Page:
The piece “Paladin struggles with US$480million debt” featured below was initially published in Malawi’s Mining & Trade Review Issue Number 29 2015 that is circulating this September 2015.
The full edition is available for download here. This monthly publication is edited by Marcel Chimwala.
The publication announced its rebranding this month, moving from the Mining Review to the Mining & Trade Review
The decision to rebrand has come about in response to some of our readers from other economic sectors in addition to mining who want to be incorporated as stakeholders.
Paladin struggles with US$480million debt
…As John Borshoff quits as CEO
By Staff Reporter
Paladin Energy, which owns the Kayelekera Mine in Karonga, is struggling with US$480-million debt which it accumulated in developing Kayelekera and Langer Heinrich Project in Namibia.
Australian media reported that the firm, which is listed on both Australian and Canadian Stock Exchanges, is heavily indebted as it is feeling the pinch of the falling uranium price.
Paladin has seen its CEO and Managing Director, John Borshoff, resigning as the uranium miner struggles to recover from the debt crisis.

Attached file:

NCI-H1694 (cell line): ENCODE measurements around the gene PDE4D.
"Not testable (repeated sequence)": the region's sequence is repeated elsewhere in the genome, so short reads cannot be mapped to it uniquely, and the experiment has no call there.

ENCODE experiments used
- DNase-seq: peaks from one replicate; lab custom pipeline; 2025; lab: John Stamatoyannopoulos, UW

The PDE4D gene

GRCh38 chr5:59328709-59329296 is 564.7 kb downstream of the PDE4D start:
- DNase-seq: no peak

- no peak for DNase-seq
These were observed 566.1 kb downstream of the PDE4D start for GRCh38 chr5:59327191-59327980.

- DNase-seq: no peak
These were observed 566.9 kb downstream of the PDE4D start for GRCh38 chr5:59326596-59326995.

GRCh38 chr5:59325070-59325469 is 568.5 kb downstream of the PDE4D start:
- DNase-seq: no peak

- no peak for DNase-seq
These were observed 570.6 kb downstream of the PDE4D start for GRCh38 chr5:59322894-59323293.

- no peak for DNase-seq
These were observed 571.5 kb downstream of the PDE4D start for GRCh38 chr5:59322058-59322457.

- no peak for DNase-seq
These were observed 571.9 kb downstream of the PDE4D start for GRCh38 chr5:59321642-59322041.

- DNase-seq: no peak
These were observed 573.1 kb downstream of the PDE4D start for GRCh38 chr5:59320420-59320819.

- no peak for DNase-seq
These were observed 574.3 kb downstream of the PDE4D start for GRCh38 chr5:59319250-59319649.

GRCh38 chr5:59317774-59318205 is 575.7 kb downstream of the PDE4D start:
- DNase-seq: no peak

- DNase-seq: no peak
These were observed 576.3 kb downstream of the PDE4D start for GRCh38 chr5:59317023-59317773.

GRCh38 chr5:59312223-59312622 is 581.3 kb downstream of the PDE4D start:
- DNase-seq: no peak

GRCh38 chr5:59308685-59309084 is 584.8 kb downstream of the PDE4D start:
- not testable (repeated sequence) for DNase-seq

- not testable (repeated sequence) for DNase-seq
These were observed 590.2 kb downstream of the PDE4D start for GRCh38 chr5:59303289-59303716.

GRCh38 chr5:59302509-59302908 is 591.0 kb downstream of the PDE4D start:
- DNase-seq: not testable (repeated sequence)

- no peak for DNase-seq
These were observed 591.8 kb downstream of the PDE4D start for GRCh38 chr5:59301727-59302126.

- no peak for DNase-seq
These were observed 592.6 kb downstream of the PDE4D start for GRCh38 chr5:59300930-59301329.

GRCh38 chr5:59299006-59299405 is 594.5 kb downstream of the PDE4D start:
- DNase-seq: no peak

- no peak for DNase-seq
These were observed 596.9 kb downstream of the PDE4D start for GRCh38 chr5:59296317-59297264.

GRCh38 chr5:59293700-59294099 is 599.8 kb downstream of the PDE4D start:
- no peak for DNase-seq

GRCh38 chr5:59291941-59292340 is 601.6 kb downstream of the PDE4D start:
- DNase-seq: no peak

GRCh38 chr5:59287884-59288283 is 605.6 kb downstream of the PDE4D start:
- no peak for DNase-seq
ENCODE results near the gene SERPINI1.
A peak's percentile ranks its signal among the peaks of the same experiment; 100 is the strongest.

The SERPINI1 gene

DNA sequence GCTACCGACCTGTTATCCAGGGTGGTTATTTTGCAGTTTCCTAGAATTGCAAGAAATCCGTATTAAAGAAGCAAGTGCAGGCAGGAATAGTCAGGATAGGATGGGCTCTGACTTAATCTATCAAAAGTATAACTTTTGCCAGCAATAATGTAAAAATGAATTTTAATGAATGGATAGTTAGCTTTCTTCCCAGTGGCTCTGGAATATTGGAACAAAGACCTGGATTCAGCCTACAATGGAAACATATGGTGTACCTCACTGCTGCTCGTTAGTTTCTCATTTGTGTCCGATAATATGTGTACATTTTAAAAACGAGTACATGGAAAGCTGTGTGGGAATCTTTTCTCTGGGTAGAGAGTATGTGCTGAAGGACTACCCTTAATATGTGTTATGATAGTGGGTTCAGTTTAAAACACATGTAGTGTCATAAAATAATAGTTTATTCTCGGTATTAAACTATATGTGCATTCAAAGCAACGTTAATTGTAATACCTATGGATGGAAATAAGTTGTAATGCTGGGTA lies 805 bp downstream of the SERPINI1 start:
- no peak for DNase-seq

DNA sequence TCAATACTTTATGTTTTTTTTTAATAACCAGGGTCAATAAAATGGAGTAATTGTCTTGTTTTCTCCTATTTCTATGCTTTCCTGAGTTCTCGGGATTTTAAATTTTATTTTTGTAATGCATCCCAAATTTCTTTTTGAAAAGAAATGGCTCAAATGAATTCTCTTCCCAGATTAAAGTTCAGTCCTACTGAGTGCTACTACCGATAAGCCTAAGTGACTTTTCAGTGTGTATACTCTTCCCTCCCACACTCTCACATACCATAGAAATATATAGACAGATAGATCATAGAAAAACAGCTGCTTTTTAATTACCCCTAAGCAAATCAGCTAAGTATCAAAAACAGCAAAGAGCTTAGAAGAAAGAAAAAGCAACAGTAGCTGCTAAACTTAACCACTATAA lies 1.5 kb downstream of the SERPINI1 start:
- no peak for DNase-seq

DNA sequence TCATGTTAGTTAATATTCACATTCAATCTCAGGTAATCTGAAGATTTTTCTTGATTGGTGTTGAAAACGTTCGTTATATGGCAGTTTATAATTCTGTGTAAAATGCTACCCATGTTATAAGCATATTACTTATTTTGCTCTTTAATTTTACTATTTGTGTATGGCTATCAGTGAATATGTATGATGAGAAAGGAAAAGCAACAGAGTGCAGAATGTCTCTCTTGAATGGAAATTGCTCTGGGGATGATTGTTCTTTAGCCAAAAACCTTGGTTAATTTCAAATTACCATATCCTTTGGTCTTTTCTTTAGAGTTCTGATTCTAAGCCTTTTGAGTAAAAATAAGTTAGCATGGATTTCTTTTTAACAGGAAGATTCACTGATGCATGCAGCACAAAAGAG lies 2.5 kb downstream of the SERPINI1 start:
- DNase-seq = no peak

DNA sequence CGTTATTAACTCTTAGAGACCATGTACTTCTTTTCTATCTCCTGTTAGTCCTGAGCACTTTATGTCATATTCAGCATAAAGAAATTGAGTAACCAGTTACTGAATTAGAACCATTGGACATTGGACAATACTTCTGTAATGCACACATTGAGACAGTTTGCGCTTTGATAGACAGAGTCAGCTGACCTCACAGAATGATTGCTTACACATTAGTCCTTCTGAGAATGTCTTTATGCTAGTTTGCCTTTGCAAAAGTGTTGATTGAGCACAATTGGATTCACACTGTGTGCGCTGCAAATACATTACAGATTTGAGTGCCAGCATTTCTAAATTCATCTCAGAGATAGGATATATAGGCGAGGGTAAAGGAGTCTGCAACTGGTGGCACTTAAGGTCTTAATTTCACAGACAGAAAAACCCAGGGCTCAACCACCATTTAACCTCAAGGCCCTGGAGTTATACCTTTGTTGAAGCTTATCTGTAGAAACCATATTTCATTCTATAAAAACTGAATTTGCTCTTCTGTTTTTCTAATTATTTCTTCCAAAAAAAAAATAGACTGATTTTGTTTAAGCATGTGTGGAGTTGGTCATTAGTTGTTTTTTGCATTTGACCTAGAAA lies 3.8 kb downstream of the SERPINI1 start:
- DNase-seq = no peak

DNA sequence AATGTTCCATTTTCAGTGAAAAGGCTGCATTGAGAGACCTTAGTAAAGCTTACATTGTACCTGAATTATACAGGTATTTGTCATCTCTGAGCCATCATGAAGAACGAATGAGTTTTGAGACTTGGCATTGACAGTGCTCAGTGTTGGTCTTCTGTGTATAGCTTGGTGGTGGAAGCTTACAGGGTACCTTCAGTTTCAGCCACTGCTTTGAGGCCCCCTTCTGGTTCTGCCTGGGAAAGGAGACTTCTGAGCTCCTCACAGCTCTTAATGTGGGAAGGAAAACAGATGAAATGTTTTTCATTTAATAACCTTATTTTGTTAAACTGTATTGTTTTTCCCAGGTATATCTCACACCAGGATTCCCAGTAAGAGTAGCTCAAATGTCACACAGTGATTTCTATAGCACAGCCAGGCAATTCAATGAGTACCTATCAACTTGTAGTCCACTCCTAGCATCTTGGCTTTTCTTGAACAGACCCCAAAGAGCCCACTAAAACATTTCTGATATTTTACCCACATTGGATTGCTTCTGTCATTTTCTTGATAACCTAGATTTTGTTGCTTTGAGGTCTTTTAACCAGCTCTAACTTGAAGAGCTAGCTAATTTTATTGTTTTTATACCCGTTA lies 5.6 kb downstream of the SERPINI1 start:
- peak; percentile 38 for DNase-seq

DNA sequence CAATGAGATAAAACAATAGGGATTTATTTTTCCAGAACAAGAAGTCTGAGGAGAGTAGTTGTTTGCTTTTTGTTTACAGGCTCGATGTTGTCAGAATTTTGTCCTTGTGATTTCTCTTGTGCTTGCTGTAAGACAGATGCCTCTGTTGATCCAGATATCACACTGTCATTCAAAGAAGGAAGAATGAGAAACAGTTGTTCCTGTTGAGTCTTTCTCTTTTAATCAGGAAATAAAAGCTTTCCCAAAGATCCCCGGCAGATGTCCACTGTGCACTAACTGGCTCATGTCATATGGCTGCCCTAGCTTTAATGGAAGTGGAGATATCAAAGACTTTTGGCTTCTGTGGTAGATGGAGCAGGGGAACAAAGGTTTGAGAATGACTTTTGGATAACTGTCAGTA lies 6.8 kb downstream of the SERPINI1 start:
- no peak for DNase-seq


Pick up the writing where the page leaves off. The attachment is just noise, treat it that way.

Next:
Heavily indebted after building Langer Heinrich and then the Kayelekera mine in Malawi, Paladin has struggled with the falling uranium price. Early last year it mothballed Kayelekera. Borshoff’s persistent rallying cry that a turn in the uranium price is around the corner has failed to materialize,
reported the West Australian.
Dubbed Australia’s biggest uranium bull, Borshoff, 70, has been Managing Director and CEO of Paladin since 1993.
According to the West Australian, Borshoff built Paladin from an unheralded gold explorer into a uranium producer worth as much as $4.2 billion in early 2007, as it prepared for first production from the Langer Heinrich mine in Namibia.
Its shares peaked at $10.80 that year to value Mr. Borshoff’s Paladin stake at more than $200 million.
However, the global financial crisis and then the Fukushima nuclear disaster in 2011 put a semi-permanent crimp on the uranium price resulting in the current troubles.
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